I don’t want to romanticize the mainstream economics profession, which suffers from multiple sins. Male economists like me are only beginning to comprehend the depths of the profession’s sexism. There’s far too much dominance by an old-boy network of economists with PhDs from a handful of elite institutions. (And yes, I’ve been a beneficiary of these sins.) Many good ideas have been effectively blocked by ideology — even now, for example, it’s hard to publish anything with a Keynesian flavor in top journals. And there’s still an overvaluation of mathematical razzle-dazzle relative to real insight.
But even for people who can check off all the right identity boxes, climbing the ladder of success in mainstream economics is tough. And here’s the thing: for those who can’t or won’t make that climb, there are other ladders. Heterodoxy can itself be a careerist move, as long as it’s an approved, orthodox sort of heterodoxy.
Everyone loves the idea of brave, independent thinkers whose brilliant insights are rejected by a hidebound establishment, only to be vindicated in the end. And such people do exist, in economics as in other fields. Someone like Hyman Minsky, with his theory of financial instability, was, in fact, ignored by almost everyone in the mainstream until the 2008 crisis sent everyone scurrying off to read his work.
But the sad truth is that the great majority of people who reject mainstream economics do so because they don’t understand it; and a fair number of these people don’t understand it because their salary depends on their not understanding it.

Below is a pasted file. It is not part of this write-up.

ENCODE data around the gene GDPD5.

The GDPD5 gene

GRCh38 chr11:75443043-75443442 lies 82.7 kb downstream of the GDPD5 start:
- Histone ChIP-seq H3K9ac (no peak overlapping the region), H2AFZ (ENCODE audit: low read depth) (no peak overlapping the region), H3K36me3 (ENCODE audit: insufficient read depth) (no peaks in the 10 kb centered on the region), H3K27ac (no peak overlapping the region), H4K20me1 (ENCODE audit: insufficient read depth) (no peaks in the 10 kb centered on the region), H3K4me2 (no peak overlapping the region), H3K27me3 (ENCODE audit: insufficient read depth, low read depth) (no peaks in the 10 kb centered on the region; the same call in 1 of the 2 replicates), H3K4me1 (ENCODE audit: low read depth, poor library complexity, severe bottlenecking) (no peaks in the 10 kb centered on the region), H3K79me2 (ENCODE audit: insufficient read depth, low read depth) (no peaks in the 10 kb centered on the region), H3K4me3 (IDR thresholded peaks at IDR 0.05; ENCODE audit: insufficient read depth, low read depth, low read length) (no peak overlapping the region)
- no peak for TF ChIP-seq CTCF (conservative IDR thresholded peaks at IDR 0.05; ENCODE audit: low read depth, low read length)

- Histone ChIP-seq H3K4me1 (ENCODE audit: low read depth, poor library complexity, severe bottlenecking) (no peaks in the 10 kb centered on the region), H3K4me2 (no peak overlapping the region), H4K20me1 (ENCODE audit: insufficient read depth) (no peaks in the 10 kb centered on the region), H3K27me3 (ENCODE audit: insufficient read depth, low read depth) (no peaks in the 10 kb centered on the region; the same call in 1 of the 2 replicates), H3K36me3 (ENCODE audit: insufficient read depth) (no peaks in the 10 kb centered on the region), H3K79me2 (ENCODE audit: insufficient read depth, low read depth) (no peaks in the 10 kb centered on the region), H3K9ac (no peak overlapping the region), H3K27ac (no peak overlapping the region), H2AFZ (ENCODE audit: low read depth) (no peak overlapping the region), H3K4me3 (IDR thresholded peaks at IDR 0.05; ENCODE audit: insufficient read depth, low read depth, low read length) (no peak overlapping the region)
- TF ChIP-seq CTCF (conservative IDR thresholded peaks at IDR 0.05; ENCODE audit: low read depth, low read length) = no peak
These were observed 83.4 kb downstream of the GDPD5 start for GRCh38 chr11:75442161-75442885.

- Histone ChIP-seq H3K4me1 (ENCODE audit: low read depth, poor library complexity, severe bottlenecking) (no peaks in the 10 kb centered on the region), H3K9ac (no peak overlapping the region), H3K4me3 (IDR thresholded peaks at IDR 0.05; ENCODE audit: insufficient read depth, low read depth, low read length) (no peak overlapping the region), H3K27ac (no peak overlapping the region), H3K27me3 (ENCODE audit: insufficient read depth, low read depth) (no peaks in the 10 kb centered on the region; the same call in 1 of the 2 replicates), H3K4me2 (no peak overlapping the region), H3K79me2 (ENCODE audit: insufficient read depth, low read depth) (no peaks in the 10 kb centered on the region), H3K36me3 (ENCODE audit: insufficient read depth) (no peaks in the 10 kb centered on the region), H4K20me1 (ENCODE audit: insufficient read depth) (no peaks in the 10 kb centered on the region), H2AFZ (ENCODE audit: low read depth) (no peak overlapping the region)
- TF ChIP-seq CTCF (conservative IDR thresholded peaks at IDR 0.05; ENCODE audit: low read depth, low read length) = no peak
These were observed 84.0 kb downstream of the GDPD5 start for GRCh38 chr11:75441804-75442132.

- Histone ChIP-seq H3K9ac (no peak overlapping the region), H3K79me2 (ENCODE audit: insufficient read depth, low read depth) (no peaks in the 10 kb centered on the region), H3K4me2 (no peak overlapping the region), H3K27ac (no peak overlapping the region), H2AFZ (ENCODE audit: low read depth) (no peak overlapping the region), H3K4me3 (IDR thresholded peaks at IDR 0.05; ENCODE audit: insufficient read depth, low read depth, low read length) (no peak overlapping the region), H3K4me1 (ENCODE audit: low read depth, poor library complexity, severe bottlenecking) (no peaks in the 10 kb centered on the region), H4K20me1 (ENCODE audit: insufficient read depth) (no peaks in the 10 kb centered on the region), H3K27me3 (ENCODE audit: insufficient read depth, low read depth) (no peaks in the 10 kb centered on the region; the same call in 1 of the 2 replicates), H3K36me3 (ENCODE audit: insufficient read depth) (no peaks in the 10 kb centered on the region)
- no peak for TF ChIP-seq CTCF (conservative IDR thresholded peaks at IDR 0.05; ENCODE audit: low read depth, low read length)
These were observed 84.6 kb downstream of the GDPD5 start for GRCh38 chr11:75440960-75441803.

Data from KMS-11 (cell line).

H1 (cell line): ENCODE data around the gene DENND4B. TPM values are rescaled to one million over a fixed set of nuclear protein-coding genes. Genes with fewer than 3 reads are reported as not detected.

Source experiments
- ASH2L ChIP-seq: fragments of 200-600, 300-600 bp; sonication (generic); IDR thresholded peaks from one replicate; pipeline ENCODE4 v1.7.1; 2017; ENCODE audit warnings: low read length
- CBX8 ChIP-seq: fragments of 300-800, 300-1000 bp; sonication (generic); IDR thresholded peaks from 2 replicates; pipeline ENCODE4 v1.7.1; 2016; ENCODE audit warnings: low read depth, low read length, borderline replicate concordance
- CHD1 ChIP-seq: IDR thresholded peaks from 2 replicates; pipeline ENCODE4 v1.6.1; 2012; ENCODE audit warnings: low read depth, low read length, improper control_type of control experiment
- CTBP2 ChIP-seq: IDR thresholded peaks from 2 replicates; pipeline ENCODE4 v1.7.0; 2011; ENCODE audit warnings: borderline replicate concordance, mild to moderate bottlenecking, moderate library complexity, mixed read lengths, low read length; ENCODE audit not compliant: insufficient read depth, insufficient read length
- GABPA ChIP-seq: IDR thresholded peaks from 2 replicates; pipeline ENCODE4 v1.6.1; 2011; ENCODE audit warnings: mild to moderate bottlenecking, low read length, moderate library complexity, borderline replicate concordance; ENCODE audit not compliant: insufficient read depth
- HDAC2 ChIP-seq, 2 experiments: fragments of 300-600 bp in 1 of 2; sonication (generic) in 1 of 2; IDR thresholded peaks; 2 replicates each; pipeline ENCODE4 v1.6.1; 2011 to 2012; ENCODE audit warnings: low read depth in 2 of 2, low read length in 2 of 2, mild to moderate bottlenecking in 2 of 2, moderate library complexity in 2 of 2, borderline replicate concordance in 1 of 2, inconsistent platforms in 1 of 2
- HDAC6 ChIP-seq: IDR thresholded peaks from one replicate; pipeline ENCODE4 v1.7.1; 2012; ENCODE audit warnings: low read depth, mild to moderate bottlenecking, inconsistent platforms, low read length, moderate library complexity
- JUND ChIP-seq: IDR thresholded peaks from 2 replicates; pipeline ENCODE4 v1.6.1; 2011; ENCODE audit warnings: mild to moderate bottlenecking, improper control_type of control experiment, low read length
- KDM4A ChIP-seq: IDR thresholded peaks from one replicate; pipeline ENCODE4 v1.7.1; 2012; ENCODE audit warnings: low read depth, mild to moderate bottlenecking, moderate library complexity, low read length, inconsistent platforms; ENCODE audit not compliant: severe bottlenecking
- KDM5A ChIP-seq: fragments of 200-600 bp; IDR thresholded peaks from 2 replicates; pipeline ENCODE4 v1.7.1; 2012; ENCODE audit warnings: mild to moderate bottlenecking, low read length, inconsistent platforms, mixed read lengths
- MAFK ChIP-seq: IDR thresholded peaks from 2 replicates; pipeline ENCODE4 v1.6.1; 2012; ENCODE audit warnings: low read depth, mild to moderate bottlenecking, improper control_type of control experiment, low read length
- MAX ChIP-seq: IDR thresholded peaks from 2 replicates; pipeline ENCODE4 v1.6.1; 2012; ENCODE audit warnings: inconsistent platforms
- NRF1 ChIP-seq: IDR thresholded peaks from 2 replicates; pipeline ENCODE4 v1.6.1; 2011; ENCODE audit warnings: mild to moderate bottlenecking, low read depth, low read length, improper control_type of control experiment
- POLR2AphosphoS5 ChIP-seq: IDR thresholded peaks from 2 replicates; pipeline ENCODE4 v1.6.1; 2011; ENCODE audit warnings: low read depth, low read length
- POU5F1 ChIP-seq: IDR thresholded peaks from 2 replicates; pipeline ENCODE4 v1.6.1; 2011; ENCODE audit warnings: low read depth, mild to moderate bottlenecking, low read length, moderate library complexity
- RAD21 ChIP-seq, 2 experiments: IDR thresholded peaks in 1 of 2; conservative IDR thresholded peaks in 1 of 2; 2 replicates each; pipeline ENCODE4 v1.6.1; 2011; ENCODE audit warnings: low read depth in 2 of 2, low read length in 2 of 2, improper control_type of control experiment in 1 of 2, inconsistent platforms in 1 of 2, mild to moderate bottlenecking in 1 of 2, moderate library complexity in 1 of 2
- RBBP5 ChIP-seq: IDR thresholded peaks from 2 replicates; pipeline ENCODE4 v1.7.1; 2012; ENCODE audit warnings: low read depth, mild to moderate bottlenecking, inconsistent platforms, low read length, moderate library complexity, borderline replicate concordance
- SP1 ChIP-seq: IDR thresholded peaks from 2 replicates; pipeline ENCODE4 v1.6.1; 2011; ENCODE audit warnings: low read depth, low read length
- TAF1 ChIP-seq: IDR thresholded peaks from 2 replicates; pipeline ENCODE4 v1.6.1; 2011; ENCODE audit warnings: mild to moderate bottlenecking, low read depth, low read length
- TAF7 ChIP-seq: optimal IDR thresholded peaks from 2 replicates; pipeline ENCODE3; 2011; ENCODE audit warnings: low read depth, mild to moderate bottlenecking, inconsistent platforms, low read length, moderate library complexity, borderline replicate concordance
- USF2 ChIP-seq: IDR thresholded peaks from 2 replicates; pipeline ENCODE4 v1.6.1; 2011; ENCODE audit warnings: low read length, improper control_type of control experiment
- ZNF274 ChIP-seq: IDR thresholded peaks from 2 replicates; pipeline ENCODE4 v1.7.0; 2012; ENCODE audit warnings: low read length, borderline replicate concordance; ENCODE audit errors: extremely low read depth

Which brings me to the gold standard.
There is overwhelming consensus among professional economists that a return to the gold standard would be a bad idea. That’s not supposition: Chicago’s Booth School, which surveys a broad bipartisan group of economists on various topics, found literally zero support for the gold standard.
The events of the past dozen years have only reinforced that consensus. After all, the price of gold soared from 2007 to 2011; if gold-standard ideology had any truth to it, that would have been a harbinger of runaway inflation, and the Fed should have been raising interest rates to keep the dollar’s gold value constant. In fact, inflation never materialized, and an interest rate hike in the face of surging unemployment would have been a disaster.Thank God we weren’t on the gold standardCreditFederal Reserve of St. Louis